I have noticed that most of my failed relationships ended because of, or in connection to, poor communication. People say that the foundation of a relationship is trust? Well I think it’s knowing how, what and when to communicate your concerns to your partner. Here are some tips I’ve discovered through mistakes I’ve made.
1. Never, ever discuss important things on text
Or email, or voicemail or morse code, nothing. Texting has become a crutch in our society, and should be used for small, frivolous things. Here’s a hint: if you are having a conversation of more than 5 or 6 texts back and forth, it’s time to put down the phone (or pick it up, if you want to call). Texting is not really a conversation; it’s a series of messages–usually not in real time–that can be easily misinterpreted. We all know how that famous four letter word, “Fine” can be misconstrued! In person, you can read facial cues, tone and body language. And it’s a lot easier to be harsh and unforgiving when you are talking to a mini computer screen.
2. Be honest with each other
One of the worst turns I’ve seen a relationship take is when one (or both) people pretend they are happy for the sake of making their partner happy or shutting them up. Let’s say you feel uncomfortable with your boyfriend’s new attractive work friend whom you’ve never met, but who has been joining him for happy hour on a weekly basis. Talk to him about it. Despite your fears of being called jealous, controlling, crazy or overly-sensitive, it’s better to be honest with your feelings. When you bottle things up, it can lead to pent-up frustration and explosions later on that can permanently damage relationships.
3. Don’t bring up issues when you will be prone to tears or irrational anger
Okay, so let’s say you have a problem with your SO. Maybe she’s been telling you that you aren’t allowed to watch the game on Sundays, or maybe he is not making an effort to get along with your folks. You’re probably upset, angry, frustrated…there’s plenty of emotions going on. But even though emotion is the source of conflict, conflict doesn’t have to be driven entirely be it. Do not bring up your issue when you know that you may resort to yelling or crying. It’s harder to be rational and see both sides when tears are streaming down your face and four letter words are flying out your mouth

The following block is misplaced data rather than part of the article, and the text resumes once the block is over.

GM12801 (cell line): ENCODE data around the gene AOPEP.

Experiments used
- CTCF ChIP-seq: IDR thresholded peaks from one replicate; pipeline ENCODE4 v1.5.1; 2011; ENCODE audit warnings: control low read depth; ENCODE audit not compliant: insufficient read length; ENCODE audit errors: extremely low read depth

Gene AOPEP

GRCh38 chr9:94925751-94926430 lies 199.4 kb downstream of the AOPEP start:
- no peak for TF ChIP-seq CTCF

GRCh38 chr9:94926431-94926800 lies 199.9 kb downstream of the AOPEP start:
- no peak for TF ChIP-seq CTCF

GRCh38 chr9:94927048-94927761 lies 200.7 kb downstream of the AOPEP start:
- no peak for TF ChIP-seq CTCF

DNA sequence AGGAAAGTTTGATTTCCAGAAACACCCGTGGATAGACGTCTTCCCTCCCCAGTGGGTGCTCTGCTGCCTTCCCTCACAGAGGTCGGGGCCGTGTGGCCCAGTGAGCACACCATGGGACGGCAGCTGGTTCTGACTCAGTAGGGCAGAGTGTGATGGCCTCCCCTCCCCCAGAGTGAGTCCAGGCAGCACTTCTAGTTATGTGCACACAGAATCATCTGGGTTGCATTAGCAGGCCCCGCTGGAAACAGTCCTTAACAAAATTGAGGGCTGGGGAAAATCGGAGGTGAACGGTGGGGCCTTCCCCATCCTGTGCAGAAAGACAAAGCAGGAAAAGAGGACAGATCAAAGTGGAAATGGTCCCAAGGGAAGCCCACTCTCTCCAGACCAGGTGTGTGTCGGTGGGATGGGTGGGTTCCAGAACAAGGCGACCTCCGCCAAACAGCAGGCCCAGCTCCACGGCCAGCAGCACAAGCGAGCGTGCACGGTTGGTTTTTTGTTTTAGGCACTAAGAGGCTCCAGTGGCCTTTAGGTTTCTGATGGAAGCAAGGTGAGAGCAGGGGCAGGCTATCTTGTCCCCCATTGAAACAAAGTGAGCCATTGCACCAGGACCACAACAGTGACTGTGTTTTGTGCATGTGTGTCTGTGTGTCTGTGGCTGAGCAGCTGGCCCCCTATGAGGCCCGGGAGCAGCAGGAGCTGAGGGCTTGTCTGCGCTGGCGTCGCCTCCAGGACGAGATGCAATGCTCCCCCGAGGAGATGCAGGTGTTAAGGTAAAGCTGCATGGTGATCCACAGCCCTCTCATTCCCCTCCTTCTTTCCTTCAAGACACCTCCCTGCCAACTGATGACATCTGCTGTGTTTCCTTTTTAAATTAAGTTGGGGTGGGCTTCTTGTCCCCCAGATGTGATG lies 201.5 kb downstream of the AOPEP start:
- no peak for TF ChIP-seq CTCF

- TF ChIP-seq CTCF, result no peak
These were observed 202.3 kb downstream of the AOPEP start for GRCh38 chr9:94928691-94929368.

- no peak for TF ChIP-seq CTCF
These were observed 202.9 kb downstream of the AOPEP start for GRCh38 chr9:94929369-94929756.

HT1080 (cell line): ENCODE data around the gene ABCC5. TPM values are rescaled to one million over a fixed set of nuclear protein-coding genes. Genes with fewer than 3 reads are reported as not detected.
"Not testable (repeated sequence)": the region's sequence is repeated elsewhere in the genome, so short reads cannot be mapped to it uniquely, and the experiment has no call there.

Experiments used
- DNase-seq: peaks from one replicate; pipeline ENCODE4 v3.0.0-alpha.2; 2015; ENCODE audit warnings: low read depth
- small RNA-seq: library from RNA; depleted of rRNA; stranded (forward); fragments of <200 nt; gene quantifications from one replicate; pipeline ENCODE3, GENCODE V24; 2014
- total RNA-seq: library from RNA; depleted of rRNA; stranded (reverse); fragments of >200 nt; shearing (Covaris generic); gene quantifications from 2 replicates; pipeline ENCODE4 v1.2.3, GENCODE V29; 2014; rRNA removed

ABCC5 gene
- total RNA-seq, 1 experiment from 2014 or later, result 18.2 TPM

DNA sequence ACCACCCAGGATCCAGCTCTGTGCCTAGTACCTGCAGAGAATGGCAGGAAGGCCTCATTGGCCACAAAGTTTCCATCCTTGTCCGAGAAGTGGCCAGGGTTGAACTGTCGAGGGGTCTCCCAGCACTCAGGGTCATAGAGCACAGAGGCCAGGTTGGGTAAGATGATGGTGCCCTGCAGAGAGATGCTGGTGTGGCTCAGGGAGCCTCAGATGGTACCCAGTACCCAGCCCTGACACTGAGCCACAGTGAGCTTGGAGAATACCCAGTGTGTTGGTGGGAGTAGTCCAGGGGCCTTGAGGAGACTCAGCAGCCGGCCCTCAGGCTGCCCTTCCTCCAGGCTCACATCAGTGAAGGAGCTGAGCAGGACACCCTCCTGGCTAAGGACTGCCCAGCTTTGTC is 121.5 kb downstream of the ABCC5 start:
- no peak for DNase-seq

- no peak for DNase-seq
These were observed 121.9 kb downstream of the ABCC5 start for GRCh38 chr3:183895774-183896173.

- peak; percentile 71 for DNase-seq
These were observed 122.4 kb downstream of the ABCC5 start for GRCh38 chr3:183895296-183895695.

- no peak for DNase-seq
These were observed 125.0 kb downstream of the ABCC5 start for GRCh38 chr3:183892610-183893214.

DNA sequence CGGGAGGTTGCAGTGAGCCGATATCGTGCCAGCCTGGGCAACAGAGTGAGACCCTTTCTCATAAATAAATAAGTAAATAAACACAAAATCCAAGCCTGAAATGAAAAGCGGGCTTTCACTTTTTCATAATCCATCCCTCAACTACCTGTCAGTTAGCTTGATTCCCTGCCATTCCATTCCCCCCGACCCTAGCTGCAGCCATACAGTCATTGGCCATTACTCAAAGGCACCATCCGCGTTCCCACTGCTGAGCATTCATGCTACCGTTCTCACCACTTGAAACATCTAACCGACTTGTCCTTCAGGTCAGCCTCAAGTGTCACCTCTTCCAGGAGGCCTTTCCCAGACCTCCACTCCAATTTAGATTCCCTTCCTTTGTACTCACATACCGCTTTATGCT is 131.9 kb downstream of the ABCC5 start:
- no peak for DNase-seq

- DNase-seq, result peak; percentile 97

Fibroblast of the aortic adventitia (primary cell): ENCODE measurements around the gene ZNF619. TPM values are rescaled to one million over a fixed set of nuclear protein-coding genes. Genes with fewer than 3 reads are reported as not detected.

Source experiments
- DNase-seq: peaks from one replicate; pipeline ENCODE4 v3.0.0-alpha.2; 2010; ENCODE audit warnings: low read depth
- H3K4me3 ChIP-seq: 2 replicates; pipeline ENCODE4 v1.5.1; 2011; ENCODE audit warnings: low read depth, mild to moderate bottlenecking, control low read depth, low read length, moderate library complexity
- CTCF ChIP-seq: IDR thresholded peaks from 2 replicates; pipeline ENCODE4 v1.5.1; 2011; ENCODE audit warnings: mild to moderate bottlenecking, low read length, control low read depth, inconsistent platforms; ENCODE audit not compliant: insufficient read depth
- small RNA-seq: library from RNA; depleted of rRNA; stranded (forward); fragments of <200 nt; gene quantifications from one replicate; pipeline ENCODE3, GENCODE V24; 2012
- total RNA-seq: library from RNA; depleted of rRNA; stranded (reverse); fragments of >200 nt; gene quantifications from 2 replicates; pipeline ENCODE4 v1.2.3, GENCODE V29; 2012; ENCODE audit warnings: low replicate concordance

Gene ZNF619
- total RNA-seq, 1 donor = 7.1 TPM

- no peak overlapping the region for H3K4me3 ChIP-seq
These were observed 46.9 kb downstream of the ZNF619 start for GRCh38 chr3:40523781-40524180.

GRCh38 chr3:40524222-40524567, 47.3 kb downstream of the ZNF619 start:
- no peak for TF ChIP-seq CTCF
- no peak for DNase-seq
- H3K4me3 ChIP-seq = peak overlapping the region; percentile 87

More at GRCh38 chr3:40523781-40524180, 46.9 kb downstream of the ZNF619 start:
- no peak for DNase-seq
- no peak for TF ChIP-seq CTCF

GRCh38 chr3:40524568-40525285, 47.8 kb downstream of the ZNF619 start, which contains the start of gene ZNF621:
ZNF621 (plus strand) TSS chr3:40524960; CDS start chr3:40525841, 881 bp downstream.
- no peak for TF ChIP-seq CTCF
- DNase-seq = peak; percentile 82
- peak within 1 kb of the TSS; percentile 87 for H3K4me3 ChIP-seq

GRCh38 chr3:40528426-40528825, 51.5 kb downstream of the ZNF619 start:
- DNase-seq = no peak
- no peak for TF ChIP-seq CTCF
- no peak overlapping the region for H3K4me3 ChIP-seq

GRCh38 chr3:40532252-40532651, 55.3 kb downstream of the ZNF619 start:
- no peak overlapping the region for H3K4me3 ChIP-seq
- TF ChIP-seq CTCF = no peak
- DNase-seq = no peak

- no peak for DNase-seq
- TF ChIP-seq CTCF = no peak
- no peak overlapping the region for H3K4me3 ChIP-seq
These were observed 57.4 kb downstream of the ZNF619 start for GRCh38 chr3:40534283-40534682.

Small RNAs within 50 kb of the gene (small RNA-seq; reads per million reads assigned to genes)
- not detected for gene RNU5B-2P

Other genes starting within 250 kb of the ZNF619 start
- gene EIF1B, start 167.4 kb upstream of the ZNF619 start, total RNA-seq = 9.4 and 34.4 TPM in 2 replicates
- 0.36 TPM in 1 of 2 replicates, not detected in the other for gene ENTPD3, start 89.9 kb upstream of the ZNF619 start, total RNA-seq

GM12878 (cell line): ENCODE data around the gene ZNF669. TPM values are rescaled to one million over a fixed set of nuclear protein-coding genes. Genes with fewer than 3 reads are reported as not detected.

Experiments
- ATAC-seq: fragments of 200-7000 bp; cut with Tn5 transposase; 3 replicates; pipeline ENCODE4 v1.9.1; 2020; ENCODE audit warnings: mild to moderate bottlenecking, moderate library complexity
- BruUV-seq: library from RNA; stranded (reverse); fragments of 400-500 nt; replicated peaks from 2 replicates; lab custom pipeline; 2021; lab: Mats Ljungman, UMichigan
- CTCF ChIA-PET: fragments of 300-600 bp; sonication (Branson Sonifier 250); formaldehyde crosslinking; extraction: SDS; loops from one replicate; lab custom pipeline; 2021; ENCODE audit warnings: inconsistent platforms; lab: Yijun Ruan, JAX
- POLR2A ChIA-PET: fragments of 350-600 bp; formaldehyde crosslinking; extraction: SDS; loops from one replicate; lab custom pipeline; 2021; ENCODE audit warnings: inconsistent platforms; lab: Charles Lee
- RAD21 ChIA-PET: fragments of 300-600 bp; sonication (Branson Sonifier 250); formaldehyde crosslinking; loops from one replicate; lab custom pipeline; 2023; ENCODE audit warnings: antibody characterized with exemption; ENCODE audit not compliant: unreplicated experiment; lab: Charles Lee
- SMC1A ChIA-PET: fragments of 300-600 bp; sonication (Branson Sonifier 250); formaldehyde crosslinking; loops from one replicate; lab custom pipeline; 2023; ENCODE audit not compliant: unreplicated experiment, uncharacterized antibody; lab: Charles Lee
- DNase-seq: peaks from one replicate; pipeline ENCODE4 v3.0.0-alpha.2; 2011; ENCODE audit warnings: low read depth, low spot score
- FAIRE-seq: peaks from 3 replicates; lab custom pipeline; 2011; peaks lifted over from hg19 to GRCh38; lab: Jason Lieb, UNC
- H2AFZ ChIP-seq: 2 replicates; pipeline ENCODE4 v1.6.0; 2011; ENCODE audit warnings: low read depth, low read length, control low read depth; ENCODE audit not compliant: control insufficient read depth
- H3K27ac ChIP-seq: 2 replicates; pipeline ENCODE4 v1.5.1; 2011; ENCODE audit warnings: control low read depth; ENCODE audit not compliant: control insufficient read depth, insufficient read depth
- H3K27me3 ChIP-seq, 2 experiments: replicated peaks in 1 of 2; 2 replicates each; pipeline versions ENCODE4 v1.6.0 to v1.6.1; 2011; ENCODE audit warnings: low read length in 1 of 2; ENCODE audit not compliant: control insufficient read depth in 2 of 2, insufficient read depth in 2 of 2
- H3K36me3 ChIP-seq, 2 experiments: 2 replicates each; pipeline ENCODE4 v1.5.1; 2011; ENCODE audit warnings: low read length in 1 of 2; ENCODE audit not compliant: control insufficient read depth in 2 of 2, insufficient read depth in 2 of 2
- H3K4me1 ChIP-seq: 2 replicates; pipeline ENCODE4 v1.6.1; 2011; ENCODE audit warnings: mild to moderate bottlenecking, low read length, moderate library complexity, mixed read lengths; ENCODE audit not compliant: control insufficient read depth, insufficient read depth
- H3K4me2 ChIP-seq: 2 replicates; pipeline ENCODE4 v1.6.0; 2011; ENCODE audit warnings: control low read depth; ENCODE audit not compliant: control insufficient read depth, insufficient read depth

4. All’s fair in love and couple fights
Know how to fight, it’s as simple as that. It’s starts with listening–truly listening to one another. Oftentimes, couples try and talk over each other so it becomes this kind of competition to the argument-ending finish line (which may end up with someone on the couch). Really listen to one another, don’t get nasty or commit low blows. Low blows include name-calling, insults, bringing up the past or bringing up something that you know will be an emotional trigger or “dig.”
5. Try and use “we” statements, or “I feel statements” instead of accusatory “I” and “you” statements
“You never ask me how my day was!” “You always complain about me!” “You never plan dates!” These statements, though they may be true, look like attacks to the person on the receiving end. Instead of pointing fingers, or lamenting your own problems, try and remember that a relationship is two people acting as one unit, not two completely separate individuals trying to get their own way.
6. Resolve conflict with an undertone of love
First of all, as I said, conflict is best resolved in person. Hold his hand, look her in the eyes, perhaps even put an arm around each other. Physical contact will remind you both that the primary reason you are fighting isn’t for the sake of conflict of getting your way, but because you both love and care about each other and want to have a healthier relationship.
7. Pick your battles
No one likes a whiner or a complainer. So let’s say your beau does several bothersome things: he calls you late sometimes, he doesn’t compliment you anymore and he resorts to insults during arguments. The latter one should be addressed firmly and immediately. The middle one can be resolved through some positive reinforcement. But him losing track of time because he was playing the new GTA? Let it go. Life it too short, and too much conflict can get you labeled a nag
8. Conflict doesn’t mean breakup
Repeat after me: just because you’re arguing at this point in your relationship, does not mean you should break up. So many couples end it just because they’ve had a week of rockiness. In my opinion, if you both love each other and there are no issues of cheating, abuse, mental health or extreme incompatibility issues, 9 out of 10 times it shouldn’t have to lead to a break-up. Remember that every relationship has ups and downs. And if you’re not willing to weather the storm to see the sunshine, then you are going to have failed relationship after failed relationship. The beauty of love is not in the dozen roses on Valentine’s Day, or holding each other in the good times, it’s in staying together despite the imperfections.